A mother whose daughter is new in our school told me yesterday that she thinks her daughter's unhappy reaction is much more intense when she is around, as once the girl gets with her class she appears to be fine.
Which reminded me of the first time I observed this phenomenon. I was teaching at BJJH, and Andrew was a toddler. He and I had to ride 45 minutes together every morning, since we had moved away by then, but I had to finish out my contract. I'd put him in the car straight from his crib each morning in the hopes that he'd sleep. Never happened. Once there, we'd go to the nursery, where I'd dress him, and then, when the workers got there, leave him so I could get to work by 7:30.
On those mornings he put on a show worthy of an Academy Award. Each morning I would leave feeling like the anti-Mother of the Year, the wicked witch who abandons her child, in a cold and lonely place, to sob the morning away.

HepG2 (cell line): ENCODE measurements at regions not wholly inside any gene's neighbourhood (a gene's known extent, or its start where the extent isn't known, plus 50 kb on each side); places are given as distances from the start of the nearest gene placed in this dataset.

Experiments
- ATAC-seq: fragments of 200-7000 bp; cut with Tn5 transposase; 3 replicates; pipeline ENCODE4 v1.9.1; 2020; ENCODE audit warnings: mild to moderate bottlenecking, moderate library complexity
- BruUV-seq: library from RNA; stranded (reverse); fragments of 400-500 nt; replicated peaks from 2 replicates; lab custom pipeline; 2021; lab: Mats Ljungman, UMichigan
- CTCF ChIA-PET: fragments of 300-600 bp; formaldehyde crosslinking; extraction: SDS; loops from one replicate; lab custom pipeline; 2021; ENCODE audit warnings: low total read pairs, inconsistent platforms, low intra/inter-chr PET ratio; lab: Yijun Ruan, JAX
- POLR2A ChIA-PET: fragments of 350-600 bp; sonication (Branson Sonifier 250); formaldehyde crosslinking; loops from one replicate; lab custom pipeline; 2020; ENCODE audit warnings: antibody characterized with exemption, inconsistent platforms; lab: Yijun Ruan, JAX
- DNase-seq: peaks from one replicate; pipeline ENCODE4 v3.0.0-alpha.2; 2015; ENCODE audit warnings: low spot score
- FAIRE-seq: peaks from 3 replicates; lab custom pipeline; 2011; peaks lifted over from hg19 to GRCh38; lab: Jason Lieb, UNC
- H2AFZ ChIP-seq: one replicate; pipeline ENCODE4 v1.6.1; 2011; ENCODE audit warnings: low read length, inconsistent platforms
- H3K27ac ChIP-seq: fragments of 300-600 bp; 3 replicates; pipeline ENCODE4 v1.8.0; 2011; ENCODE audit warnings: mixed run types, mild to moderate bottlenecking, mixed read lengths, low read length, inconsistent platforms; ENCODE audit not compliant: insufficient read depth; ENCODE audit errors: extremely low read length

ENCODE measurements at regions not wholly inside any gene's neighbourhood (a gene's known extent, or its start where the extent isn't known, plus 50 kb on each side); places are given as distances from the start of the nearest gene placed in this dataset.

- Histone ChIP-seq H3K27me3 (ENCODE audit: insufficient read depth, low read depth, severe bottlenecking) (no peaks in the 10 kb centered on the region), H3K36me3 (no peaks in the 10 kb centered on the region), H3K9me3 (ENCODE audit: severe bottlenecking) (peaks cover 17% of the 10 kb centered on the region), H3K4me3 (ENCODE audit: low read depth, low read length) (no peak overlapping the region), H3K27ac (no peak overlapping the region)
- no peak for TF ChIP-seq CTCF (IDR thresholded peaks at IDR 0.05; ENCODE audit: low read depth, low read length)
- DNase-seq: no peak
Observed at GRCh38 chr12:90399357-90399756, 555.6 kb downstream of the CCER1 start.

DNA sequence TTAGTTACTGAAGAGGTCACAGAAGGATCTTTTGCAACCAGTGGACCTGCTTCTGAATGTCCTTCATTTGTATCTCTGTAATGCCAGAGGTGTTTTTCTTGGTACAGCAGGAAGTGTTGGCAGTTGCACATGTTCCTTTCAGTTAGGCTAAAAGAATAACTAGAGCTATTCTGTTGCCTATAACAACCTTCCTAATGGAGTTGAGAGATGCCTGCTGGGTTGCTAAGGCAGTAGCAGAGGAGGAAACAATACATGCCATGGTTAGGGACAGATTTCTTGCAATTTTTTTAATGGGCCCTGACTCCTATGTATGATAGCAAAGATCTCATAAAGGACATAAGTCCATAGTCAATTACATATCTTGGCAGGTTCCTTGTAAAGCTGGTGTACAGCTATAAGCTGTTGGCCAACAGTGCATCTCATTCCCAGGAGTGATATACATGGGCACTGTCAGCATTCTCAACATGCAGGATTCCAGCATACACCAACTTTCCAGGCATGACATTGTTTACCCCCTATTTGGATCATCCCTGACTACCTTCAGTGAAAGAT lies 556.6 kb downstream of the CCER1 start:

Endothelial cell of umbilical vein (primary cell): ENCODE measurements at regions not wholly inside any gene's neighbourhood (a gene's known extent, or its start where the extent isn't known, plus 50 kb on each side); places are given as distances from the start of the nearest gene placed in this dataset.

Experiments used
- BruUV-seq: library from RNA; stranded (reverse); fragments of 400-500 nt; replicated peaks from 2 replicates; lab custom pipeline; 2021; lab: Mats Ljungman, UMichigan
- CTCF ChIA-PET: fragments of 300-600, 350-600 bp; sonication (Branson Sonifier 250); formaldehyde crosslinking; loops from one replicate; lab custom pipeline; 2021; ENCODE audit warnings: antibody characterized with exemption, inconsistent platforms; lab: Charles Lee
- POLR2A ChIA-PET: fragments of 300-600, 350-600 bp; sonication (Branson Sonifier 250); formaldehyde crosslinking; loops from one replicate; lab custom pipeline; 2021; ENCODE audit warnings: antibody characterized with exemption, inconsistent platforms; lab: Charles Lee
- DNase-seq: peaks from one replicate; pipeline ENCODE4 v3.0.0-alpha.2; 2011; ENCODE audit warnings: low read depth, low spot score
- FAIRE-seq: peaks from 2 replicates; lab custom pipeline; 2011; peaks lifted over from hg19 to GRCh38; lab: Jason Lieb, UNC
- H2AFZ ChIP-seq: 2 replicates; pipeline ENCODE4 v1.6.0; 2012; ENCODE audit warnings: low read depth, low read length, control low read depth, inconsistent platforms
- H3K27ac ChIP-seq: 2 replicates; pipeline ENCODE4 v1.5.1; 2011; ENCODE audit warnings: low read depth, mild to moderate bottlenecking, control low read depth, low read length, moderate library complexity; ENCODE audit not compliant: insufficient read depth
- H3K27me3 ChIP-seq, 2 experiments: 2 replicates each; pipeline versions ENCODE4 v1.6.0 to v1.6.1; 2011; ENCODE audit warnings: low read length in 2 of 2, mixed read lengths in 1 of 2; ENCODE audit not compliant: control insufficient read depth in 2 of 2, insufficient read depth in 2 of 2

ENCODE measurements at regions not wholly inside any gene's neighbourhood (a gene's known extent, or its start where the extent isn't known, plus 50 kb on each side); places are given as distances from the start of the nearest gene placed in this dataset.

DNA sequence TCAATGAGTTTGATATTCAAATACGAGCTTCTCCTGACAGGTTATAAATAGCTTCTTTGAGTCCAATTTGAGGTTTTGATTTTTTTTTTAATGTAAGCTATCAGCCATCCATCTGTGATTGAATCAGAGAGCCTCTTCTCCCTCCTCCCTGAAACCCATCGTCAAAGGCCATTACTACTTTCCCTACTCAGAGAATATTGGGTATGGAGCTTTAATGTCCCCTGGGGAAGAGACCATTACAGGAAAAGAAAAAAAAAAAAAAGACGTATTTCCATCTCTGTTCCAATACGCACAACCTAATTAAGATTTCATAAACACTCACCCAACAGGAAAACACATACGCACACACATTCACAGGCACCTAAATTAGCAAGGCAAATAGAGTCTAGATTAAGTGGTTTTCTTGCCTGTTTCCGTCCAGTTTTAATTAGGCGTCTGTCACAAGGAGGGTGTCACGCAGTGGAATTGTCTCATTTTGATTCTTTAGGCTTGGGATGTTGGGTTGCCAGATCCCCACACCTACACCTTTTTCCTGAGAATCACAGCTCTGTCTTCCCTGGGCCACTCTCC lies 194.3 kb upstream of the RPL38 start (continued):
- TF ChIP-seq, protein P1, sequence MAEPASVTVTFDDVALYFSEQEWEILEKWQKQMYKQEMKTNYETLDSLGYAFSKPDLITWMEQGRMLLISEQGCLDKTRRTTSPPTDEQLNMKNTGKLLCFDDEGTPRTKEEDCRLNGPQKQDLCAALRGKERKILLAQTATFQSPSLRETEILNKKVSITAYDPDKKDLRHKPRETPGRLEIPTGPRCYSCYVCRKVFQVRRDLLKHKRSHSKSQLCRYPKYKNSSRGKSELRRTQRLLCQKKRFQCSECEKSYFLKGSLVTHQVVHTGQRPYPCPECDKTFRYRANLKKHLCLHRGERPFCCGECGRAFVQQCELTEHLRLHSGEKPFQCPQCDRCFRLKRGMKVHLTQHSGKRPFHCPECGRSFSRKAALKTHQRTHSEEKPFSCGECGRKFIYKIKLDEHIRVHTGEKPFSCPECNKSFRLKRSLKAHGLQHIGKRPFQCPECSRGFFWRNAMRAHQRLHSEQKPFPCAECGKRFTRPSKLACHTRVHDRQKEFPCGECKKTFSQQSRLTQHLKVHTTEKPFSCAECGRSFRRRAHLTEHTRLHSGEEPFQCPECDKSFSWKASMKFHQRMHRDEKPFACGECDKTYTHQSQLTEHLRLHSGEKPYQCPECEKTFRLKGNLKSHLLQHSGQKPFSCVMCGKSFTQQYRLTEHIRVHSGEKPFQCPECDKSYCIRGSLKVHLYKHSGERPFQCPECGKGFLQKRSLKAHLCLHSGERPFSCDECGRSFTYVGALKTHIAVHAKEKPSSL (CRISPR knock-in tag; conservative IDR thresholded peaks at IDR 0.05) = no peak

One morning, leaving with a heavy heart to the sound of his cries of "Mama! Mama!" I walked outside and around to his room, stepped through the shrubbery, and looked through the window.
He was on on one of the hobby horses, with his best buddy on the one next to him, and the two of them were furiously racing as fast as they could go, grinning and laughing, having a wonderful time. It was abundantly apparent that thoughts of his mom were nowhere in his little brain.
And I had been gone from his room maybe thirty seconds.
I had been duped. Therein lay my first introduction to the true nature of mothers and children. And it in no way resembled the lovely portraits of the beautiful and trusting Madonna and child!